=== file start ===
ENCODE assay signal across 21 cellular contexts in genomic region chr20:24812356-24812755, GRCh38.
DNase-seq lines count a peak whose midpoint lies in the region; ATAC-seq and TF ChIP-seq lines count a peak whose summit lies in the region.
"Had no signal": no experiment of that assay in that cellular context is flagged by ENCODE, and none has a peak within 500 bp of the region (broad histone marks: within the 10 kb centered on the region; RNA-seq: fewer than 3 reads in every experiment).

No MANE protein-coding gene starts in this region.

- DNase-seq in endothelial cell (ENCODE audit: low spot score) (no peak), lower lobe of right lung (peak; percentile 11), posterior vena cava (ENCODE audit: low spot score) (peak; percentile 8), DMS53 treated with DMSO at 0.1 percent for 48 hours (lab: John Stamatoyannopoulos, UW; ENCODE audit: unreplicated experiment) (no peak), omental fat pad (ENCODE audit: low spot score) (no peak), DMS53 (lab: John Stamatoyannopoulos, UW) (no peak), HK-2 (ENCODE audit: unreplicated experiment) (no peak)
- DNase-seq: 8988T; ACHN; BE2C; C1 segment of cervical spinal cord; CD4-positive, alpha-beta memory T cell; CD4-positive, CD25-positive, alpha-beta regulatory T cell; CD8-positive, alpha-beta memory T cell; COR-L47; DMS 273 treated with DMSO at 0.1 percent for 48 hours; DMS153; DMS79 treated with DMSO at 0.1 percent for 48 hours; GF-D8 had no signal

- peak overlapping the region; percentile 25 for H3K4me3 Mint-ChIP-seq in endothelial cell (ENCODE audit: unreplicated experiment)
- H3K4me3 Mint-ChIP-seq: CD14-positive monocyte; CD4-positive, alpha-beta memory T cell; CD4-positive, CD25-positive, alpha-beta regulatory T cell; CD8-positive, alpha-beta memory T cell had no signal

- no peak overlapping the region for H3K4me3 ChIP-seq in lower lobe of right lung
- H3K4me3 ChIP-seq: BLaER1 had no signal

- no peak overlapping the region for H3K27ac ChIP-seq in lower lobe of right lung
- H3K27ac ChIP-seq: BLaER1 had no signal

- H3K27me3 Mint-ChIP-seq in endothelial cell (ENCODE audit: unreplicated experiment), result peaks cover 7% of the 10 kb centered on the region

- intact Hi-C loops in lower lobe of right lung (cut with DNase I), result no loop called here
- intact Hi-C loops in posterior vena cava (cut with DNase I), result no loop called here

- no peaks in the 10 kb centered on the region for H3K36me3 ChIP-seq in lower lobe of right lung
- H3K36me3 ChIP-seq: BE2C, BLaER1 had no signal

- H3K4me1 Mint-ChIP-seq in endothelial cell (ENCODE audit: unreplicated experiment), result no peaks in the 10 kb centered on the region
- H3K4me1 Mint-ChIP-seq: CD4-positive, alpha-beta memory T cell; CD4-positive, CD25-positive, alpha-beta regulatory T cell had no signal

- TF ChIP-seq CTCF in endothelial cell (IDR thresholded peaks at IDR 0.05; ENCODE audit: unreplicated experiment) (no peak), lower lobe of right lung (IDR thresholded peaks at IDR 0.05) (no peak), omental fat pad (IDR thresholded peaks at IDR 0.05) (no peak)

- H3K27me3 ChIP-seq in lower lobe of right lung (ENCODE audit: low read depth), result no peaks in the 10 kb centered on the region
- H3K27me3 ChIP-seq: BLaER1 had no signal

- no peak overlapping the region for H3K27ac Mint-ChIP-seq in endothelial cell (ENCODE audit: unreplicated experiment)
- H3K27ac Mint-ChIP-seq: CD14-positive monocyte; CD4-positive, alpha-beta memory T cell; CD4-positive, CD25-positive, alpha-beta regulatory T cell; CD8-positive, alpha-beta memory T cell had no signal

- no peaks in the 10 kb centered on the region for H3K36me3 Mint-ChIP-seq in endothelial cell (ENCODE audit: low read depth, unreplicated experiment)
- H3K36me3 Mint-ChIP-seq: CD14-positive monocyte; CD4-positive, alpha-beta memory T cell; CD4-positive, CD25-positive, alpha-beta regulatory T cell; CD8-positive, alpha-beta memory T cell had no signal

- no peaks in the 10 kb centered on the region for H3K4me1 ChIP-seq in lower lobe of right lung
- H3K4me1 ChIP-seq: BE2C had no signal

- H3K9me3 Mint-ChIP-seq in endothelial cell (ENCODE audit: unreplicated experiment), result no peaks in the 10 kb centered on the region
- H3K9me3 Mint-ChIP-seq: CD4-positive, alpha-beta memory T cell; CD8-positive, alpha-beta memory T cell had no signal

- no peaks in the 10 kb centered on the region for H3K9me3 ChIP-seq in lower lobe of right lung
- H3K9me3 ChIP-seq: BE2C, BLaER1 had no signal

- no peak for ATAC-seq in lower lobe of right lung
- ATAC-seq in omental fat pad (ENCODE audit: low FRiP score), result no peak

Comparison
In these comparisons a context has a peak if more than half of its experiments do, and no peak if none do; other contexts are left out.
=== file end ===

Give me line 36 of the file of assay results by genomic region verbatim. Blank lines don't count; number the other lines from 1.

In these comparisons a context has a peak if more than half of its experiments do, and no peak if none do; other contexts are left out.